2 in 5 Canadians have less than $100,000 saved for retirement

July 26, 2018

It seems many Canadians are racing against the clock to bulk up their bank accounts in order to live a comfortable lifestyle in their golden years. New research from Mintel reveals that two in five (43%) Canadians have less than $100,000 in retirement savings. Meanwhile, just 6% are financially well-positioned to tackle retirement, with more than one million dollars in retirement savings (including pensions).

With many still working on building up their retirement savings, the majority of consumers are optimistic about their later years as 42% of non-retired Canadians expect to be financially secure in retirement and two in four (38%) feel they are on track to retire by the age of 65. Around one in five plan to rely on their Registered Retirement Savings Plan (RRSP) as 22% of consumers say that their RRSP will be the primary source of their retirement income.

15% of those who haven’t retired yet say they need specialized help for retirement planning.
However, some are looking for help when it comes to planning their retirement as more than half (55%) of non-retirees say they find it hard to save for retirement. Although the majority of consumers have difficulty saving up their money, just 15% of those who haven’t retired yet say they need specialized help for retirement planning, increasing to 20% of consumers aged 25-34.

“While older Canadians tend to be generally well-positioned to tackle retirement financially, we’re seeing demand for retirement planning advice and insurance solutions among specific demographics. Our research shows that there are segments of the population that do not feel as well-prepared, including younger consumers, women and those in the LGBTQ community. However, we see only a small percentage of consumers overall seeking out advice. This makes it increasingly important for the financial industry to encourage consumers to focus on retirement planning by increasing engagement with and promoting financial security to these varied groups. For example, banks have an opportunity make LGBTQ clients feel more financially engaged and comfortable in the branch environment, with some banks connecting with this group at Pride festivals,” said Sanjay Sharma, Senior Financial Services Analyst at Mintel.

Consumers say they are taking a proactive approach when it comes to preparing for their golden years as more than half (55%) of Canadians who are not yet retired claim to have done some form of retirement planning. However, what consumers say and what they do may be different things as just three in 10 (29%) non-retirees have talked to a financial advisor, while well under one in five say they have researched government old age benefits (17%), determined their appropriate retirement income (16%) or researched insurance products for retirement (9%).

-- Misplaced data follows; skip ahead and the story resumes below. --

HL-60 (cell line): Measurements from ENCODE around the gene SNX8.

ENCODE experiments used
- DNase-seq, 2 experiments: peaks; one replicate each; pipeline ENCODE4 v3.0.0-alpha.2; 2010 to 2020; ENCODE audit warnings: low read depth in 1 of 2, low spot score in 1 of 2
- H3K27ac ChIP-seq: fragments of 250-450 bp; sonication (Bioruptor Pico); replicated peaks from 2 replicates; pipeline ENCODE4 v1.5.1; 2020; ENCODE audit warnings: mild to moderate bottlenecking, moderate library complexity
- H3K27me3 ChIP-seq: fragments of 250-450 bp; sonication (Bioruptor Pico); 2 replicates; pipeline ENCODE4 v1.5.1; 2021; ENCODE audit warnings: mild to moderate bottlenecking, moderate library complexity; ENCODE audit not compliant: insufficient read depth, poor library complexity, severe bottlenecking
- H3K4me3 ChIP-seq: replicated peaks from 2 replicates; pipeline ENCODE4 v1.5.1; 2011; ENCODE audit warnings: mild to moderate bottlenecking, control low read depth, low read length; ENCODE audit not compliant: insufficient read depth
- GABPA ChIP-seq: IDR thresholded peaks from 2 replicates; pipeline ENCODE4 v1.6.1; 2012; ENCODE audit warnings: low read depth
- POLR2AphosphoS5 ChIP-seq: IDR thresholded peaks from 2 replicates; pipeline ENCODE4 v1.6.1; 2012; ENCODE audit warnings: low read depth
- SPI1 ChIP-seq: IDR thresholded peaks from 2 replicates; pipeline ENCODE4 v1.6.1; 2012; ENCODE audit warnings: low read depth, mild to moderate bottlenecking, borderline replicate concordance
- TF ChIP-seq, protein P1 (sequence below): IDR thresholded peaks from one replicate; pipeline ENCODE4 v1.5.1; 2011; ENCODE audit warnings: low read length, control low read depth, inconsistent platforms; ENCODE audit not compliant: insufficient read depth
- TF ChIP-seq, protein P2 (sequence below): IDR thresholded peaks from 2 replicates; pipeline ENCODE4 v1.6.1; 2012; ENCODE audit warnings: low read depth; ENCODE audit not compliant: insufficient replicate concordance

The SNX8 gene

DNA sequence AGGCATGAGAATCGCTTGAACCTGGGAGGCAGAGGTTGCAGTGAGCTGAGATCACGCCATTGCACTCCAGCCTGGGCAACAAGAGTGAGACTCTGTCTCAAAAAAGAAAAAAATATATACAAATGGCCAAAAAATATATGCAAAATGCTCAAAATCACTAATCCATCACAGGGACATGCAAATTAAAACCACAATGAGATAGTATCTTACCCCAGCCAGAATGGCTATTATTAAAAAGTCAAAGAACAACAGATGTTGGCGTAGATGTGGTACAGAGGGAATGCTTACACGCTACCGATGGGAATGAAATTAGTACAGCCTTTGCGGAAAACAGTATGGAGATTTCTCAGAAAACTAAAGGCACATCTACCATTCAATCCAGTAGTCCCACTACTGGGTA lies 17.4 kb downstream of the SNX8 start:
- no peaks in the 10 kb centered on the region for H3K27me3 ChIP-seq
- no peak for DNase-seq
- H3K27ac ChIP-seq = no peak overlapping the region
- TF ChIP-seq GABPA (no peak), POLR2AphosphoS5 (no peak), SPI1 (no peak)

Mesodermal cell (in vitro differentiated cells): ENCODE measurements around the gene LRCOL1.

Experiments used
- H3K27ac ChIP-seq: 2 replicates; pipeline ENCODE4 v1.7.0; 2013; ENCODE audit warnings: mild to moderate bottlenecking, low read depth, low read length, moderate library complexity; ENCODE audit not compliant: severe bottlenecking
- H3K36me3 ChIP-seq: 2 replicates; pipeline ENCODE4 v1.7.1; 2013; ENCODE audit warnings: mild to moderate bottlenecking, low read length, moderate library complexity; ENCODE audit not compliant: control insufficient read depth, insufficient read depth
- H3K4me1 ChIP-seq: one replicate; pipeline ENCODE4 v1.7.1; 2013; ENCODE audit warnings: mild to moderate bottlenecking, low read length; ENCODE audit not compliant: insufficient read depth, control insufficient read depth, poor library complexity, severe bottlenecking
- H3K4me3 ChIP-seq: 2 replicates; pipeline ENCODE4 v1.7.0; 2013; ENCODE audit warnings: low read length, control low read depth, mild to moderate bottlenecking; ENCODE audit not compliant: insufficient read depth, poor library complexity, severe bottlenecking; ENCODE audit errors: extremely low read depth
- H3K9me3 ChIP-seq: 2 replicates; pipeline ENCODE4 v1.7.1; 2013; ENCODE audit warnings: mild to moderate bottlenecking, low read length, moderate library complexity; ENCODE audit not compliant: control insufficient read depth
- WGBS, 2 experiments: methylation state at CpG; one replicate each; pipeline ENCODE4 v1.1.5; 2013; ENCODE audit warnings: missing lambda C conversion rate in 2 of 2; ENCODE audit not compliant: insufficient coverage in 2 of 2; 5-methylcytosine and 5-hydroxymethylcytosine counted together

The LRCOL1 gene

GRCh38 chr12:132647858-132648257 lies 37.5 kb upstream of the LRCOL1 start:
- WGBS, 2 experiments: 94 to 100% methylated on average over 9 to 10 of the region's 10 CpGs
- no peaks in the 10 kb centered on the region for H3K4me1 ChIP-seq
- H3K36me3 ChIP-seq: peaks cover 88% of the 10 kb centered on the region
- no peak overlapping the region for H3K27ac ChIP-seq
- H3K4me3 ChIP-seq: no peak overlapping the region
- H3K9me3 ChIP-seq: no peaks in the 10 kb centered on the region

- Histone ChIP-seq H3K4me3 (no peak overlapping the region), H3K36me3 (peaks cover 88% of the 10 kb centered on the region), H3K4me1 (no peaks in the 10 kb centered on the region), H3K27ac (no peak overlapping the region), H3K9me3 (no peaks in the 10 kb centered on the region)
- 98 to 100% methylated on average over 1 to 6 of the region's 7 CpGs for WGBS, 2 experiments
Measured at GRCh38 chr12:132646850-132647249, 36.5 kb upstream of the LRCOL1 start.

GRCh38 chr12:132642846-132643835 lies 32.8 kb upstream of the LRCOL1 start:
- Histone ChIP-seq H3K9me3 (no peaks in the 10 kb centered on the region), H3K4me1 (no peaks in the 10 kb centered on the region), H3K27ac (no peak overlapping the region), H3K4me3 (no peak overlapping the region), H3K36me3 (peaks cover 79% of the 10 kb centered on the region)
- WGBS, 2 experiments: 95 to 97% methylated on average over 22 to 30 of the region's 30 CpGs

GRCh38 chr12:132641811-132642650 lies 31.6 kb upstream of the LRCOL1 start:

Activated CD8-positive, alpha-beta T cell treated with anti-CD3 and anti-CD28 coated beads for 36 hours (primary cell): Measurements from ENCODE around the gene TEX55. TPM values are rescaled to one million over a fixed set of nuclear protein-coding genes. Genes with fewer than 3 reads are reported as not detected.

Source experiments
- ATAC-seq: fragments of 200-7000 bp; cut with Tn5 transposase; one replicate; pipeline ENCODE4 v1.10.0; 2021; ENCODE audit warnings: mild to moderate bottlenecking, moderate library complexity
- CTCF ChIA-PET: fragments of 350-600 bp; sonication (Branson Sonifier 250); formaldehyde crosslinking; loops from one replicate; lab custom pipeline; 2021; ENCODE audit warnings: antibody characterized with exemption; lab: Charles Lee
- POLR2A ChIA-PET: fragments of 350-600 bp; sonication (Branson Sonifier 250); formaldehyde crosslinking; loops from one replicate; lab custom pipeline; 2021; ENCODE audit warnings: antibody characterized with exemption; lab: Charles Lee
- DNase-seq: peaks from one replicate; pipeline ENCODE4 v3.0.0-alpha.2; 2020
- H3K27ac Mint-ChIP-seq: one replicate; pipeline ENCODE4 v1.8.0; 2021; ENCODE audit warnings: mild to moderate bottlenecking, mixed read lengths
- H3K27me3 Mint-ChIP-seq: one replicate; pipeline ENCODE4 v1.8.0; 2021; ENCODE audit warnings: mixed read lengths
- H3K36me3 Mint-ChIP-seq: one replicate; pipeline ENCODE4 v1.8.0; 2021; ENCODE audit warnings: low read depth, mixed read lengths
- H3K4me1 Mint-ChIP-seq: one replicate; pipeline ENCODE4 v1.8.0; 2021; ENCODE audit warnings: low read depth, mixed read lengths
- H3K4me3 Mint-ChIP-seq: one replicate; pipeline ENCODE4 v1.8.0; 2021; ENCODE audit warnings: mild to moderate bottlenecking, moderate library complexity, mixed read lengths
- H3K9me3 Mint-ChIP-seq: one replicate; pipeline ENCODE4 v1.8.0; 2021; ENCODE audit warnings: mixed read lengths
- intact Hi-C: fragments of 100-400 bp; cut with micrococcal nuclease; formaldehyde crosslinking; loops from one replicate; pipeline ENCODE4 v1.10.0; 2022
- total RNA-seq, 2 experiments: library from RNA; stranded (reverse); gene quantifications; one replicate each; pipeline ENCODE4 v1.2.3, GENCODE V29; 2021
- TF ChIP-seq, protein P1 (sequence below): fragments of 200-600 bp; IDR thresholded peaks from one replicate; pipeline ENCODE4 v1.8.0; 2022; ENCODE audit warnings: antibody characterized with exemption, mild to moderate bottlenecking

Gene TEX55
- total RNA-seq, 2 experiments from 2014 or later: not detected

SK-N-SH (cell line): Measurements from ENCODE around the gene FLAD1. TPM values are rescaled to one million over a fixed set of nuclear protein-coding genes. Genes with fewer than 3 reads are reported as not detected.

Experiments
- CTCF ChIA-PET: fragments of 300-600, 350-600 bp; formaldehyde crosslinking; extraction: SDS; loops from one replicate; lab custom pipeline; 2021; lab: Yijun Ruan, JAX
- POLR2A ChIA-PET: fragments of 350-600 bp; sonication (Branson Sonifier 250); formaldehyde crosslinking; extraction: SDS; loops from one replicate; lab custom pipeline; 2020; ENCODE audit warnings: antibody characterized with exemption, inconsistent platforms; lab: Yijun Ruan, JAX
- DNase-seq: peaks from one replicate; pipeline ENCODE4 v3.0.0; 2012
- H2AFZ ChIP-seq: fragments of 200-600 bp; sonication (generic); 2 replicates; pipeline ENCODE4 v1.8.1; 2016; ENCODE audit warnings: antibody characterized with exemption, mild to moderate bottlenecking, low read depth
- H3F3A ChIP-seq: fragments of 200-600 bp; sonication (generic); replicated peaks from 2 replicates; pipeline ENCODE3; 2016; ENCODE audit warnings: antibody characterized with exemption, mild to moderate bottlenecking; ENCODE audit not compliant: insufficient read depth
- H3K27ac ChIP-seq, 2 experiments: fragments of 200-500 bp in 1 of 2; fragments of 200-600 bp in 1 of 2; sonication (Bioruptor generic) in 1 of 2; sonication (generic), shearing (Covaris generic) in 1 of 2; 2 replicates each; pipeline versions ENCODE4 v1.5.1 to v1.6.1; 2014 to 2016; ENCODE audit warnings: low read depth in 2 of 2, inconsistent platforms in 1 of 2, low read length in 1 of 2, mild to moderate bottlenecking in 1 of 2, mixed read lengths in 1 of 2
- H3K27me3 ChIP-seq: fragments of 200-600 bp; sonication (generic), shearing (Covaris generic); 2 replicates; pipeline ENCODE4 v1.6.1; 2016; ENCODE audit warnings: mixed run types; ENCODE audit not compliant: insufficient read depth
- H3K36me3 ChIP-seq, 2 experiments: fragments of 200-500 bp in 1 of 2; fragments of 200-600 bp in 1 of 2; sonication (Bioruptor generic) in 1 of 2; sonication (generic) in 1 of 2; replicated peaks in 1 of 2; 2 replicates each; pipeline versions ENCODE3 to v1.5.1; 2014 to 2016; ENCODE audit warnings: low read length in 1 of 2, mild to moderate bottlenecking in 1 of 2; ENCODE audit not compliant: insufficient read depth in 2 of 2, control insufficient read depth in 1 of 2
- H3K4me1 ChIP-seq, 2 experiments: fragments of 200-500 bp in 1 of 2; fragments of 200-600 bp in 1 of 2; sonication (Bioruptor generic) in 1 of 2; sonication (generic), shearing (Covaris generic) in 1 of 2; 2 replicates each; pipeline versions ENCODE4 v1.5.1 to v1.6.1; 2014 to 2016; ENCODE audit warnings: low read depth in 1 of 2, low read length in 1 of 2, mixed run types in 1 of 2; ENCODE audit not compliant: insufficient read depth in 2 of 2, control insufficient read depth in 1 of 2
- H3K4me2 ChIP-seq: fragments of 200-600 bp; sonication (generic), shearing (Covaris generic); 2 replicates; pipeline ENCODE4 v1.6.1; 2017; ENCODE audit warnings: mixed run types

As many younger consumers are still finding confidence in their careers and are preoccupied with planning for the immediate future, thoughts of retirement are well beyond the horizon. Non-retirees aged 18-34 are significantly less likely than non-retirees aged 55+ to have begun planning for their future by talking to a financial advisor (21% 18-34 vs 45% 55+), calculating how much they need to save for a comfortable retirement (16% vs 31%) or researching government old-age benefits (9% vs 42%). In fact, while 38% of non-retirees overall say they prefer to use their money for things other than saving for retirement, this rises to half (49%) of those aged 18-34.

Whether carefree, optimistic or overly confident, the majority of younger consumers aren’t concerning themselves with retirement saving just yet as 45% of those aged 18-24 say they worry about not having enough money saved for retirement, compared to 56% of non-retired consumers overall.

“Understandably, as Canadians get older and are approaching retirement, they are more likely to take the steps to begin planning their financial futures. Meanwhile, younger consumers are putting off saving for their later years when their salaries will likely be higher and they are less consumed with more immediate concerns, such as buying a home, travelling and/or starting a family. This highlights a need for financial brands to address concerns about the risk of outliving savings in order to encourage planning strategies early on. There is also an opportunity for wealth management providers, retirement planning experts and insurance companies to offer mass-market integrated advice models across specialities such as insurance, financial, tax and estate planning, perhaps through subscription-based advice models, to reduce worry about the future,” concluded Sharma.

Press copies of Mintel’s Retirement Planning Canada 2018 report and interviews with Sanjay Sharma, Senior Financial Services Analyst, are available on request from the press office.

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